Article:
Fluorescence time series data were analysed with an automated algorithm for bouton detection in order to avoid experimenter bias using self-written macros in Igor Pro (Wavemetrics). For detecting regions of fluorescence intensity changes (functional boutons) the difference image of the images before and at the end of stimulation (maximum change in fluorescence intensity) of a time series was subjected to an à trous wavelet transform with the level k = 4 and detection level l d = 1.056. The result is a binary mask showing spots (synaptic boutons) of fluorescence intensity changes that is used to extract individual fluorescence time series of all synaptic boutons in the field of view. For experiments involving VGLUT1 knockout mice we excluded the responses from boutons containing another VGLUT isoform by applying RB at the end of the experiment and sorting the inhibited boutons (725 boutons over a total of 2388; i.e. 30%, in line with a previous study6). These VGLUT-positive boutons showed a time constant for acidification similar to boutons from wild-type mice (Supplementary Fig. 9). Only experiments containing >50 active boutons were considered for analysis. All data are represented as mean ± s.e.m. of n experiments. In ‘rapid acid quench’ experiments, s.e.m. are shown every tenth point (2 s) for better visibility. Acidification time courses were fitted to mono-exponential decay functions using Igor Pro. All statistical tests performed were two-tailed unpaired t-tests.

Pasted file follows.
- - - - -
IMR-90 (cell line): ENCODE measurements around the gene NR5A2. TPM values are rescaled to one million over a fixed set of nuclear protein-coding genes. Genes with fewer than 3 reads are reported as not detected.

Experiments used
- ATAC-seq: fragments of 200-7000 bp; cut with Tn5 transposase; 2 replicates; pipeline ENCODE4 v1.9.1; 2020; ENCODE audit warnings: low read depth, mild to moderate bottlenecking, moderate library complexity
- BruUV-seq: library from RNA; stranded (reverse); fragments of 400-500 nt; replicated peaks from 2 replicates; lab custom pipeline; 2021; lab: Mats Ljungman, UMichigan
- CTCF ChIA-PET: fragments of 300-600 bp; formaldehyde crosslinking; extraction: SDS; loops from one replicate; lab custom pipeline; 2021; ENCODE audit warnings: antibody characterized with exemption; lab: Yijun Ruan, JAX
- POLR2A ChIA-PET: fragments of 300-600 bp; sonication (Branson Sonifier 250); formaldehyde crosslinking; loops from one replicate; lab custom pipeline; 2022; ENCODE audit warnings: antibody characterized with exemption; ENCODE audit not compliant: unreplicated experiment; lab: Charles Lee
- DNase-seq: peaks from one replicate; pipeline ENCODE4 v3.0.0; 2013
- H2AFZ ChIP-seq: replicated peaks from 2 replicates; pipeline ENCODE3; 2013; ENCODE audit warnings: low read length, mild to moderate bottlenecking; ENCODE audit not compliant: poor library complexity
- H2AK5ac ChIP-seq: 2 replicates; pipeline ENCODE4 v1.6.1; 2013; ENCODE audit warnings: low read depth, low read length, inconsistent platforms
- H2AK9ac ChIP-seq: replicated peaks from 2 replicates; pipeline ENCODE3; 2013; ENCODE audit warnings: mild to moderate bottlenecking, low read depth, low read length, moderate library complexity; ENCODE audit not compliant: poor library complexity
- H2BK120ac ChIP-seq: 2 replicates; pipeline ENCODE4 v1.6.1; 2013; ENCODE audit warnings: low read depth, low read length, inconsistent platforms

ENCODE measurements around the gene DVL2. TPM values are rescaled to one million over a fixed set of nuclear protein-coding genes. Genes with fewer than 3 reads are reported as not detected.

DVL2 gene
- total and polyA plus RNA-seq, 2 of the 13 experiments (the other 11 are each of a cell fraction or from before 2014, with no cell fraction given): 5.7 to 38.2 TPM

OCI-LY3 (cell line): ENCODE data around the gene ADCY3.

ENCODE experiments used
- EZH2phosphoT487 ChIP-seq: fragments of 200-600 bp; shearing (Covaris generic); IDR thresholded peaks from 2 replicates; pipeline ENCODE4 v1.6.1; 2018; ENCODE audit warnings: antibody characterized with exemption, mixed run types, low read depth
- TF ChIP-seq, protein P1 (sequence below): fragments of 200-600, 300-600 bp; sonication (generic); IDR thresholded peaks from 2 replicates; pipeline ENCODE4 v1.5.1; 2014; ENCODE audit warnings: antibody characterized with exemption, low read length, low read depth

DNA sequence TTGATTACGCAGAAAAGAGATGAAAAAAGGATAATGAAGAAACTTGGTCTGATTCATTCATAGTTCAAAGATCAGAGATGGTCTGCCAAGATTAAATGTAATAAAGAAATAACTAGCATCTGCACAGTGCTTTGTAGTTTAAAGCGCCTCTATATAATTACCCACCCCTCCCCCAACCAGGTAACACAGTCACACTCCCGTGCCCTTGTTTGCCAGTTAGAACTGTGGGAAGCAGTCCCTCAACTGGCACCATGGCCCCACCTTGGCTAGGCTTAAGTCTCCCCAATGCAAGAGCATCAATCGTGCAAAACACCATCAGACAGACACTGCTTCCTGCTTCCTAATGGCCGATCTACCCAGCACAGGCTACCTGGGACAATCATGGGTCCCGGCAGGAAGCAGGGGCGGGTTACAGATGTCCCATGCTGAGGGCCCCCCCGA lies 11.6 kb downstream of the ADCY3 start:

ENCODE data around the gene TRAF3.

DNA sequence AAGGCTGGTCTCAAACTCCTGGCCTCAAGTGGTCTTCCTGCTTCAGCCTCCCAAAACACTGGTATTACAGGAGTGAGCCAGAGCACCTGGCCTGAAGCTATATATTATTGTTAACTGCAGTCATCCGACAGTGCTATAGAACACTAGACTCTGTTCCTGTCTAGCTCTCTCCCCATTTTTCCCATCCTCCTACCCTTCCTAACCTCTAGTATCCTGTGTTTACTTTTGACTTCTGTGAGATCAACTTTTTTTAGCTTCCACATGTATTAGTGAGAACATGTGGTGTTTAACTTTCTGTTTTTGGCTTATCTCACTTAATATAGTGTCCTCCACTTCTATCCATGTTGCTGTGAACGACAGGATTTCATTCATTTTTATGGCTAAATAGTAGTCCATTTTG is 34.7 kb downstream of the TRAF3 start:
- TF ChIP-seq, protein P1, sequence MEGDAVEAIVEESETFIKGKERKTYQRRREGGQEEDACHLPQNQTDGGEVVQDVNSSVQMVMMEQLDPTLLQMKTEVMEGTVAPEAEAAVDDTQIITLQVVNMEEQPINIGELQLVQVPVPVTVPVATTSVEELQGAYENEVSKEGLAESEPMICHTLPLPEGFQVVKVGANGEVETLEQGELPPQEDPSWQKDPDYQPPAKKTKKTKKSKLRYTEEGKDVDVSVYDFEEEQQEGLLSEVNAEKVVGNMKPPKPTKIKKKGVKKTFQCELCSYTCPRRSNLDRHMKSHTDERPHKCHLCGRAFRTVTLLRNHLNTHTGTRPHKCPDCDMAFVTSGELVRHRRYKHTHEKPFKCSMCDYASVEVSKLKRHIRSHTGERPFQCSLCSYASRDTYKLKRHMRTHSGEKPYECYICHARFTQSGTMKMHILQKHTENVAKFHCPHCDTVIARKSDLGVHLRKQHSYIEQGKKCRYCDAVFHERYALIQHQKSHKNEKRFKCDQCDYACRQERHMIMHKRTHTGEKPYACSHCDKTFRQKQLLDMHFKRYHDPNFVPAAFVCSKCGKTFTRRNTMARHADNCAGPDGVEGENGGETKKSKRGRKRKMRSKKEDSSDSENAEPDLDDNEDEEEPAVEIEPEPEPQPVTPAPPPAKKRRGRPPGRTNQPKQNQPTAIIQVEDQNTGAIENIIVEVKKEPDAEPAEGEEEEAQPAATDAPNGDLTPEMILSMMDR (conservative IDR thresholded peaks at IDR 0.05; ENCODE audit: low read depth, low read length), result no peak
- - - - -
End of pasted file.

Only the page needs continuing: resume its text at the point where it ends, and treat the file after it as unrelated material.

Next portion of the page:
### Estimation of the vesicular pH

The total fluorescence of SpH in a terminal is the sum of the fluorescence derived from different SpH fractions, including those on the cell surface, those within resting SVs, and those within recycling SVs. We can estimate that only the recycling SVs contribute to the change in fluorescence monitored after the end of the stimulation. Therefore, the fluorescence intensities at each pH can be described by the Henderson–Hasselbalch equation as follows:

$${{\Delta }}F = \left( {F - F_0} \right)/F_{\mathrm{max}} = (1/(1 + 10^{{\mathrm{nH}}({\mathrm{p}}K{\mathrm{a}} - {\mathrm{pH}})}) \\ - 1/(1 + 10^{{\mathrm{nH}}({\mathrm{p}}K{\mathrm{a}} - 5.6)}))(1 + 10^{{\mathrm{nH}}({\mathrm{p}}K{\mathrm{a}} - 7.3)}),$$

where F 0 is the fluorescence at rest so at a luminal pH of 5.6, F max is the fluorescence at the surface, at pH 7.3, pKa is the pH at which 50% of the probe is protonated and nH is the Hill coefficient. Upon normalization of the SpH traces between the baseline at rest and the climax of stimulation, F 0 = 0 and F max = 1. For pHluorin, the pKa and nH values are 7.09 and 1.35, respectively47. From this equation, we can determine the averaged pH of the recycling probes at each fluorescence intensity ΔF following:

$${\mathrm{pH}} = {\mathrm{p}}K{\mathrm{a}} - 1/{\mathrm{nH}}\,{\mathrm{log}}[1/(1/(1 + 10^{{\mathrm{nH}}({\mathrm{p}}K{\mathrm{a}} - 5.6)}) + {{\Delta }}F/(1 + 10^{{\mathrm{nH}}({\mathrm{p}}K{\mathrm{a}} - 7.3)})) - 1].$$

The SpH fluorescence decay after stimulation was fitted by a single exponential decay and the vesicular pH reached at steady state is calculated depending on the ΔF reached at the plateau.

### Data availability

Data supporting the findings of this manuscript are available from the corresponding authors upon reasonable request.